by Rohit Ramnath, Master Bond Inc.
Electrostatic charge discharged through an IC can damage the IC. But protective coatings can deliver needed static protection without adding physical components that do not have any other purpose beyond ESD protection on the chip.
Electromagnetic interference (EMI) and radio frequency interference (RFI, so called because the offending source is within the frequency range dedicated to radio frequency transmission) are important issues in the world of electronics. EMI/RFI is energy that unintentionally affects an electrical circuit and causes it to degrade its operation or, in the worst cases, malfunction. This energy is emitted from various sources, such as radios or appliances, and can be present whenever current is interrupted through an inductive load. For example, electromagnetic interference at 2.4 GHz can be caused by 802.11b and 802.11g wireless devices, Bluetooth devices, baby monitors and microwave ovens.
Because electronic devices, components and the ICs that enable them are all getting smaller, EMI/RFI is more of an issue today. As more mobile electronics, such as cell phones and phablets (cell phone-tablets), use higher-output-power and higher-chip-speed/higher-frequency CPUs, leakage of extraneous electronic signals results in unintentional EMI/RFI interference.
EMI/RFI protection also has become a more significant issue due to the increased use of plastic enclosures and housings for manufacturing digital electronic devices, which has increased the need for shielding components from this insidious and stray electromagnetic radiation.
EMI/RFI shielding can be defined as the process of blocking interfering signals from one circuit to another by separating them with a barrier made of conductive material. Coatings can be applied to protect the devices from these types of interference, providing a sort of “immunity” for sensitive components and preventing excessive emissions of EMI to other susceptible equipment. We’ll shortly see why coating is an effective and reliable solution for circuitry being protected in such critical applications as military, aerospace and medical equipment.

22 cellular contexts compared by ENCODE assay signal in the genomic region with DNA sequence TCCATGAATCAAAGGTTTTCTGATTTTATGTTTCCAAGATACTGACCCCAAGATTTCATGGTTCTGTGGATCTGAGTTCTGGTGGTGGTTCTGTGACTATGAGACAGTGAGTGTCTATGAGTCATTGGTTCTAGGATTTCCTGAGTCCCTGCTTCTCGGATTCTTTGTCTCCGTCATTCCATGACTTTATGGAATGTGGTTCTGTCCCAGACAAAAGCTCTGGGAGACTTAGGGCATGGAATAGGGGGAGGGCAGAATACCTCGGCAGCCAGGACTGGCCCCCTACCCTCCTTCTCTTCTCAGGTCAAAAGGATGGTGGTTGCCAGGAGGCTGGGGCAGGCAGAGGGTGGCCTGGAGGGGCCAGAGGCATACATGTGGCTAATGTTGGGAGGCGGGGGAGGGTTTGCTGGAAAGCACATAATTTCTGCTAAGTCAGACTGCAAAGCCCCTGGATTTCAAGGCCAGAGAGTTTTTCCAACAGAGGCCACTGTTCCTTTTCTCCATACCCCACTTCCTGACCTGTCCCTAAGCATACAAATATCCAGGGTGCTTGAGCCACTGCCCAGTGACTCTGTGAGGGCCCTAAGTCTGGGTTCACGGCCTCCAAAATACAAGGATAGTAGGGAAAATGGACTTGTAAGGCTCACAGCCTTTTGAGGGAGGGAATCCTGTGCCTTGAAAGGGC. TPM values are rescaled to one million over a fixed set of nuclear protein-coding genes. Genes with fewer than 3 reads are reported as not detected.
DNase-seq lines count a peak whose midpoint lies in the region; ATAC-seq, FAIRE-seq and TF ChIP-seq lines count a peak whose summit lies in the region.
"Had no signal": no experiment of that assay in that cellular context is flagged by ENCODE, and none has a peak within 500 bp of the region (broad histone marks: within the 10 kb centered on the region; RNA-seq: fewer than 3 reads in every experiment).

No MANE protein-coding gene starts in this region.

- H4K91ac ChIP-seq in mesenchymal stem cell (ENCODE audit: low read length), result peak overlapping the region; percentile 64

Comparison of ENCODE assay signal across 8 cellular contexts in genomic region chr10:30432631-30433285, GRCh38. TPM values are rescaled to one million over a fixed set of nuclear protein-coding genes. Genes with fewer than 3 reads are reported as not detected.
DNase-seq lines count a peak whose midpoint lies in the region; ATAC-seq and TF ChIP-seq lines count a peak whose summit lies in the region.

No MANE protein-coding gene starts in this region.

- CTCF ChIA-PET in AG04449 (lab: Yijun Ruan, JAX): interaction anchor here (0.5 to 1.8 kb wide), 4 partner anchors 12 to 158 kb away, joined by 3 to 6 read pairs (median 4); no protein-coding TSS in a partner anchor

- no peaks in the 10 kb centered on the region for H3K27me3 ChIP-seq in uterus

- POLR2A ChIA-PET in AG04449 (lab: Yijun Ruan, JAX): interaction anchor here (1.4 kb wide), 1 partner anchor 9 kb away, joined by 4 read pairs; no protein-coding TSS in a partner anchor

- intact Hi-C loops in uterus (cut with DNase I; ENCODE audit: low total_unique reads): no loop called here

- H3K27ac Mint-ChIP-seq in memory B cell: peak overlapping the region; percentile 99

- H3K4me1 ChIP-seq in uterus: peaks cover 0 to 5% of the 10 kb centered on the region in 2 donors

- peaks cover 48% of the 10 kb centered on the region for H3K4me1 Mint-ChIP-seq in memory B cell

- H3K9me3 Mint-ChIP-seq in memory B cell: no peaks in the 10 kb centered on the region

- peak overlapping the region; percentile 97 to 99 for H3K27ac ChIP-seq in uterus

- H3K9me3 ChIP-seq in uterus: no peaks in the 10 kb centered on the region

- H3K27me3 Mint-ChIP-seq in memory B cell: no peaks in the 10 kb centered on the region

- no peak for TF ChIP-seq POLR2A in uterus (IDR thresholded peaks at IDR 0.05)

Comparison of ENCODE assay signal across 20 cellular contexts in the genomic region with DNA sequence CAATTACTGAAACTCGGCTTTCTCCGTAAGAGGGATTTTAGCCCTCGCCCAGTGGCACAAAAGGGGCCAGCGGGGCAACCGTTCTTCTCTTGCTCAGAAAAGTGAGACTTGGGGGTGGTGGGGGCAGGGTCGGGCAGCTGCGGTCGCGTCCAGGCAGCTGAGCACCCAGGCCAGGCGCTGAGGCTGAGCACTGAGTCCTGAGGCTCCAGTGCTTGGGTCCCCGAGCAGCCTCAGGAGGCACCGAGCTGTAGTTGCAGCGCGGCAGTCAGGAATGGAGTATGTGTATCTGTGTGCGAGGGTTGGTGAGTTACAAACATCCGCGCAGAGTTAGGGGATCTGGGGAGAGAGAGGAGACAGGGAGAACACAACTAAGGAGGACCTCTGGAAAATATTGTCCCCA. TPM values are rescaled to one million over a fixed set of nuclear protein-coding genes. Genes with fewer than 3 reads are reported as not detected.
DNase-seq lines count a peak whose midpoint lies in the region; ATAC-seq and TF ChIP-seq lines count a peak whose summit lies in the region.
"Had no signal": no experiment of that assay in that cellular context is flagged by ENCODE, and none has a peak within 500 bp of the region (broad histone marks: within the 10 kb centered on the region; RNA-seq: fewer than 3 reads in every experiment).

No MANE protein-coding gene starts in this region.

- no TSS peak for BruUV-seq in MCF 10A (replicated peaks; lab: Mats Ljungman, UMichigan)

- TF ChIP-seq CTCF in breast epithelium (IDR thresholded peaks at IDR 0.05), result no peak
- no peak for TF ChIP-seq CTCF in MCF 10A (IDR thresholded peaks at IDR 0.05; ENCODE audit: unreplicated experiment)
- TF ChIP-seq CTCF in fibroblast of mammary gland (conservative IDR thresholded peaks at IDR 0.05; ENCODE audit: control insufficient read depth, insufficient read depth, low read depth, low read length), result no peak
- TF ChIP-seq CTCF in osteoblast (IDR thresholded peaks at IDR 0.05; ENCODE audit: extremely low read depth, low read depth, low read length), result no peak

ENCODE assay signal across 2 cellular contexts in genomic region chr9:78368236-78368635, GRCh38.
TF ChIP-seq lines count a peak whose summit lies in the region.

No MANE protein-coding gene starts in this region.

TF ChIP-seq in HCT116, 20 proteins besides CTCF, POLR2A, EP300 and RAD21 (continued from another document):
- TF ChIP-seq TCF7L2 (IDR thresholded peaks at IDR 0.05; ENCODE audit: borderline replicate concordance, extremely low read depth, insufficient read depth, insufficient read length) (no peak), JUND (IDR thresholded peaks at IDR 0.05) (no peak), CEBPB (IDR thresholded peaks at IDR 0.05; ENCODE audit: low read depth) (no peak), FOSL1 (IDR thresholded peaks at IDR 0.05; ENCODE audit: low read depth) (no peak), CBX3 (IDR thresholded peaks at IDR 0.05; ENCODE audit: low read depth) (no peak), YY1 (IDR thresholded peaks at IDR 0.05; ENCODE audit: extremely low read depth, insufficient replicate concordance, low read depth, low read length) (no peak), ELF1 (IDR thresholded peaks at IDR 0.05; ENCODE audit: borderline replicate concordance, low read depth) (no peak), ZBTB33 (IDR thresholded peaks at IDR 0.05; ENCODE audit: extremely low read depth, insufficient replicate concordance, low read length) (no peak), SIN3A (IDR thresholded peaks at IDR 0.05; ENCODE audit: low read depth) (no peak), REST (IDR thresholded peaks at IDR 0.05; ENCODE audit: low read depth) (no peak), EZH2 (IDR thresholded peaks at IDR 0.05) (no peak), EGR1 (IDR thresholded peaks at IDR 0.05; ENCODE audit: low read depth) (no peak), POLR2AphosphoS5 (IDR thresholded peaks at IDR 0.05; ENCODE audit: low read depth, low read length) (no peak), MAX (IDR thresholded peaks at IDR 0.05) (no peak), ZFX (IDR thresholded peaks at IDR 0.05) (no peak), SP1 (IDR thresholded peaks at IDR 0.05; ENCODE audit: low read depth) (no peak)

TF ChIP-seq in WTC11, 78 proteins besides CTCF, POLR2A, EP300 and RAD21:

But first, to best apply the concepts of shielding effectively requires an understanding of the source of the interference and the environment surrounding the source, as well as the receiver (the components and boards requiring protection). Here’s a brief review of what, why and how EMI/RFI occurs.
There are two possible scenarios. Electromagnetic source pulses may be generated either internally from the affected equipment itself, or externally. In either case, interference occurs when there is a source, a receptor, and a coupling between the source and the receptor.
There are four basic coupling mechanisms between components, circuits, or equipment: conductive, capacitive, magnetic (also sometimes referred to as inductive), or any combination of these, and radiative. Conductive coupling occurs when the coupling path between EMI sources and EMI-susceptible equipment is formed by direct contact with a conducting body; for example, a transmission line, wire, cable, PCB trace, antenna leads or a ground return used in common by two circuits. Typical sources of conducted interference include switching power supplies, ac motors and microprocessors.
Capacitive coupling occurs when a varying electrical field exists between two adjacent conductors usually less than a wavelength apart (which is only 30 cm for a 1 GHz wave, one reason why this must be accounted for in particular by designers in high frequency applications), inducing a change in voltage across the gap. Capacitive coupling must be taken into consideration not just when circuits are involved; it can happen when two cables of a system are routed close to each other, in effect forming a capacitor.